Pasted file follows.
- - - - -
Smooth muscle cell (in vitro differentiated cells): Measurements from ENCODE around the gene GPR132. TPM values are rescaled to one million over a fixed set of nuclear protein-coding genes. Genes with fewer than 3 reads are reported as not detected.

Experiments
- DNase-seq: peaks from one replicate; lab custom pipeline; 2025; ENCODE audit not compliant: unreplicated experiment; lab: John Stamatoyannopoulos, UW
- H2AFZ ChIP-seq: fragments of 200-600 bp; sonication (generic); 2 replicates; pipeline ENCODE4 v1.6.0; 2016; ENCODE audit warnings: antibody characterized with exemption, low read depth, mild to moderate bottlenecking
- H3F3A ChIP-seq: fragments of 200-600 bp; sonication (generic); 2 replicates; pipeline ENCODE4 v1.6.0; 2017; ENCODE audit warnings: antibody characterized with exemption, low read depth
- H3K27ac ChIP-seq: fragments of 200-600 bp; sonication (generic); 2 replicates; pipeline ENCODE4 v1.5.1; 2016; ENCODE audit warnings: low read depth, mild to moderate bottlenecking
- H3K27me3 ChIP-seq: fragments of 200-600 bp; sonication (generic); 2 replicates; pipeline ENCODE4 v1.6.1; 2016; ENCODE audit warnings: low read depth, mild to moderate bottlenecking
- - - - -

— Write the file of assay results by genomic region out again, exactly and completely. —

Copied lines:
Smooth muscle cell (in vitro differentiated cells): Measurements from ENCODE around the gene GPR132. TPM values are rescaled to one million over a fixed set of nuclear protein-coding genes. Genes with fewer than 3 reads are reported as not detected.

Experiments
- DNase-seq: peaks from one replicate; lab custom pipeline; 2025; ENCODE audit not compliant: unreplicated experiment; lab: John Stamatoyannopoulos, UW
- H2AFZ ChIP-seq: fragments of 200-600 bp; sonication (generic); 2 replicates; pipeline ENCODE4 v1.6.0; 2016; ENCODE audit warnings: antibody characterized with exemption, low read depth, mild to moderate bottlenecking
- H3F3A ChIP-seq: fragments of 200-600 bp; sonication (generic); 2 replicates; pipeline ENCODE4 v1.6.0; 2017; ENCODE audit warnings: antibody characterized with exemption, low read depth
- H3K27ac ChIP-seq: fragments of 200-600 bp; sonication (generic); 2 replicates; pipeline ENCODE4 v1.5.1; 2016; ENCODE audit warnings: low read depth, mild to moderate bottlenecking
- H3K27me3 ChIP-seq: fragments of 200-600 bp; sonication (generic); 2 replicates; pipeline ENCODE4 v1.6.1; 2016; ENCODE audit warnings: low read depth, mild to moderate bottlenecking